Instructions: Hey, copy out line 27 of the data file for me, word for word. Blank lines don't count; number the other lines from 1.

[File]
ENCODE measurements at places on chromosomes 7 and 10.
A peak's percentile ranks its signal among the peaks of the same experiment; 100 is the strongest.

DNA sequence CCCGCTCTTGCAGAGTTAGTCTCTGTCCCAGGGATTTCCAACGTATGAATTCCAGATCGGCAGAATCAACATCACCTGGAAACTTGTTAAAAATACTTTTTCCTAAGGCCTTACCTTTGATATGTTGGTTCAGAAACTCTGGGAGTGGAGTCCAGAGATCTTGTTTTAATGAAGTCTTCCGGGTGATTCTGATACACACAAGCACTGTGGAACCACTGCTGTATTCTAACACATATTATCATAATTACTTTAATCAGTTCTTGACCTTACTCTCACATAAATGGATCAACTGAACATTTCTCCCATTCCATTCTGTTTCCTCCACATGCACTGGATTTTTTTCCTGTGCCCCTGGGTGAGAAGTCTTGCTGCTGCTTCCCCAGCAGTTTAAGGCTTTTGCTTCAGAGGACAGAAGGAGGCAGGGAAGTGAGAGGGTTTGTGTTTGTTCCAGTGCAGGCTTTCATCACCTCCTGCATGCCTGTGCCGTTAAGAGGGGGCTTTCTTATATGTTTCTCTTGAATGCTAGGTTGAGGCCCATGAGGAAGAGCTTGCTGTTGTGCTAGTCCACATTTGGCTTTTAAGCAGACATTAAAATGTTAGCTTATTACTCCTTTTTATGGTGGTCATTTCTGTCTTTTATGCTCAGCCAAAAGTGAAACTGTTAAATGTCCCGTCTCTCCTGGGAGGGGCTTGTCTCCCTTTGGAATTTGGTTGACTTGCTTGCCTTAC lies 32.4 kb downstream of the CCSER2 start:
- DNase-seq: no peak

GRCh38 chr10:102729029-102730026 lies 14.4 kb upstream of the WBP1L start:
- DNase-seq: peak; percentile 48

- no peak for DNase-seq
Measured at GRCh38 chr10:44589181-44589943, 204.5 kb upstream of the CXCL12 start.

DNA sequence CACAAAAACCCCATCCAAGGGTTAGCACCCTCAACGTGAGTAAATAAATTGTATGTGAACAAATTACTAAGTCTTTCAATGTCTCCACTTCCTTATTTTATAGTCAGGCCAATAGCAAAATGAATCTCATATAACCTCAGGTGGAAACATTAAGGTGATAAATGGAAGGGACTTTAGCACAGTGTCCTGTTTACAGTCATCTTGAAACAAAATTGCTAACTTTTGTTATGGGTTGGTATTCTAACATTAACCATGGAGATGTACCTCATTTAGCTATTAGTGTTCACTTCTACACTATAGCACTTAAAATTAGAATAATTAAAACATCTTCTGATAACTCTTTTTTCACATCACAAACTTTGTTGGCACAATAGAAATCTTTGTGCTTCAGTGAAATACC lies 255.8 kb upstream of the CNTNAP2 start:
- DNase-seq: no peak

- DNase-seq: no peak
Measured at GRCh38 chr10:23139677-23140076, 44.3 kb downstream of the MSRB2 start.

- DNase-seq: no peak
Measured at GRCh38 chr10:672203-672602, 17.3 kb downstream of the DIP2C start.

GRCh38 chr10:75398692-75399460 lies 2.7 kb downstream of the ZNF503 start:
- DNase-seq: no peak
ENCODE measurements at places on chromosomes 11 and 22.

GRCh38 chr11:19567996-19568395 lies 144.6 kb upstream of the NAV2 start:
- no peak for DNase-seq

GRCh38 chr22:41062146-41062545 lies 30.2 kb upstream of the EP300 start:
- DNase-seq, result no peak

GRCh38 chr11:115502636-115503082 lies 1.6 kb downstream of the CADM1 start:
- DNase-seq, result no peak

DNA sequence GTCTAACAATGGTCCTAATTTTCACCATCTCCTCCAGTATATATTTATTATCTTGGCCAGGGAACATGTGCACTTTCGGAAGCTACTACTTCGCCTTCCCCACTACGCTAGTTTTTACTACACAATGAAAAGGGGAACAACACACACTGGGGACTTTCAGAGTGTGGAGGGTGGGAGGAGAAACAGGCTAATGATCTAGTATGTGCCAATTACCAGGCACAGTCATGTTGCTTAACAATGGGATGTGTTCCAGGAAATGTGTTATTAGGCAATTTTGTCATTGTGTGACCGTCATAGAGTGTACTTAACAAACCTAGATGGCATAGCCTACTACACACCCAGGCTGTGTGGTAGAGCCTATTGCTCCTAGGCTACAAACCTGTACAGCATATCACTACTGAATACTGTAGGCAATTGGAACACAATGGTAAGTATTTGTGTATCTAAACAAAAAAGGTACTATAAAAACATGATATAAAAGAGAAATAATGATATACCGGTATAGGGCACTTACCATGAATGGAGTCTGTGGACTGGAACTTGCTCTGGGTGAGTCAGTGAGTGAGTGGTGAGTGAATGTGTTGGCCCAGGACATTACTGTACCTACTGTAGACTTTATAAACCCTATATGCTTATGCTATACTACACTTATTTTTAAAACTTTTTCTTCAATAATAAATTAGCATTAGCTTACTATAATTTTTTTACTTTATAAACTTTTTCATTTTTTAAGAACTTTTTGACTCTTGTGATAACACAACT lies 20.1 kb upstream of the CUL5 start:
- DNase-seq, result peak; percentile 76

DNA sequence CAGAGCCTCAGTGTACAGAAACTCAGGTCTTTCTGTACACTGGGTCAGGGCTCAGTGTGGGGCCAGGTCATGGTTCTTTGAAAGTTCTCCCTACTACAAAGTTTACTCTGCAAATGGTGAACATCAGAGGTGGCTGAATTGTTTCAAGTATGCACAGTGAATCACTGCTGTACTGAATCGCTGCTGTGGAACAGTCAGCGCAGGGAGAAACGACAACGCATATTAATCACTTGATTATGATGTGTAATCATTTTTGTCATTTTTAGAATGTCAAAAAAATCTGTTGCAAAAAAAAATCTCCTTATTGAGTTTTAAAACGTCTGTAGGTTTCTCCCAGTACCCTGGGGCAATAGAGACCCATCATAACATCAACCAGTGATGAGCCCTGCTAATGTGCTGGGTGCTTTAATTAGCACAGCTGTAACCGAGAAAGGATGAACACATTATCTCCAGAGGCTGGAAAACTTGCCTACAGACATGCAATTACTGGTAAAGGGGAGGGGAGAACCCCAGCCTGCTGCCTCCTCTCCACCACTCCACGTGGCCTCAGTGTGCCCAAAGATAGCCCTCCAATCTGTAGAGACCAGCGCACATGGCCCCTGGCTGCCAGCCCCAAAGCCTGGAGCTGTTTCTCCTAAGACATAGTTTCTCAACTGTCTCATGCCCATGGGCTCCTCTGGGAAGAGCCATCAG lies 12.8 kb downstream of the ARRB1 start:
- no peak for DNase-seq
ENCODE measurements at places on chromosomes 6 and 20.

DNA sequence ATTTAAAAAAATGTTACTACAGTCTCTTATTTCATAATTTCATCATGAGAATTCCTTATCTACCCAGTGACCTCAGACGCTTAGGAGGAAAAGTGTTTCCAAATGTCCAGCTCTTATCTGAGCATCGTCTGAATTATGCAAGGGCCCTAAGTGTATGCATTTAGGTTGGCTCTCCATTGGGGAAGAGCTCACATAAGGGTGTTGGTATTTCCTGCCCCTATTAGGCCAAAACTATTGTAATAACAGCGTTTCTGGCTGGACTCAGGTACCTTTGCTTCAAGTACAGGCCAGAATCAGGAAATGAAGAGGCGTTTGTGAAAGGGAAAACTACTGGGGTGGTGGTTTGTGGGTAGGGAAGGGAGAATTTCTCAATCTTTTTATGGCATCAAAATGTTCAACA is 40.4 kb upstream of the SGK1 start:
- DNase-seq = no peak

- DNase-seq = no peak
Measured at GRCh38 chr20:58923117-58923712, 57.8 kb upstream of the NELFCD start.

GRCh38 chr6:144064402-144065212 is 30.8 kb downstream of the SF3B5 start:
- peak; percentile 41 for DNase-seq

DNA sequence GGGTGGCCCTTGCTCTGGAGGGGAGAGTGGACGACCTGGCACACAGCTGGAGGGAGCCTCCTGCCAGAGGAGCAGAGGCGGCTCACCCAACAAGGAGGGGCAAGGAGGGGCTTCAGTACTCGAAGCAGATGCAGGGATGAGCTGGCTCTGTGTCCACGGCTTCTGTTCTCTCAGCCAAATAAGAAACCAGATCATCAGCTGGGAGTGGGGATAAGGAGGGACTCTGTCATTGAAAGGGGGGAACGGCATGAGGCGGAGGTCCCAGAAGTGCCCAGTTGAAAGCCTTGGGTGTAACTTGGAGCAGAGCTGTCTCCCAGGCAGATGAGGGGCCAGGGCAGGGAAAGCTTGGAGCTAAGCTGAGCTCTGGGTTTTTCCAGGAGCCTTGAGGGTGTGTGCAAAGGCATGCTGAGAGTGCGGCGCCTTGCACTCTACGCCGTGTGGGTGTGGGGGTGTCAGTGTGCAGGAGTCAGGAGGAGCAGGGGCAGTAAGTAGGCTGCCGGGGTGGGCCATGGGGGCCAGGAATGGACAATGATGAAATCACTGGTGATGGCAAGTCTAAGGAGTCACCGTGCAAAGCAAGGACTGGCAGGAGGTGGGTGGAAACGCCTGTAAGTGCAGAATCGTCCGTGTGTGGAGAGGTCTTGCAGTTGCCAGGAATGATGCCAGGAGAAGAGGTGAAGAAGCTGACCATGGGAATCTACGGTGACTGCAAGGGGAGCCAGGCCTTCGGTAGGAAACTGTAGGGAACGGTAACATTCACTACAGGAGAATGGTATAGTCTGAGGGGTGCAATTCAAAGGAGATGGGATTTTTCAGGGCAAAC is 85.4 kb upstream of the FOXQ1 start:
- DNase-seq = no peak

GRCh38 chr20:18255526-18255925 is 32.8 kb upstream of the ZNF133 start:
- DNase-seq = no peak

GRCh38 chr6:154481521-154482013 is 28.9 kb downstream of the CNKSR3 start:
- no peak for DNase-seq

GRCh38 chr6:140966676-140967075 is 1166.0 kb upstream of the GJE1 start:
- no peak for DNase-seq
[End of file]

- no peak for DNase-seq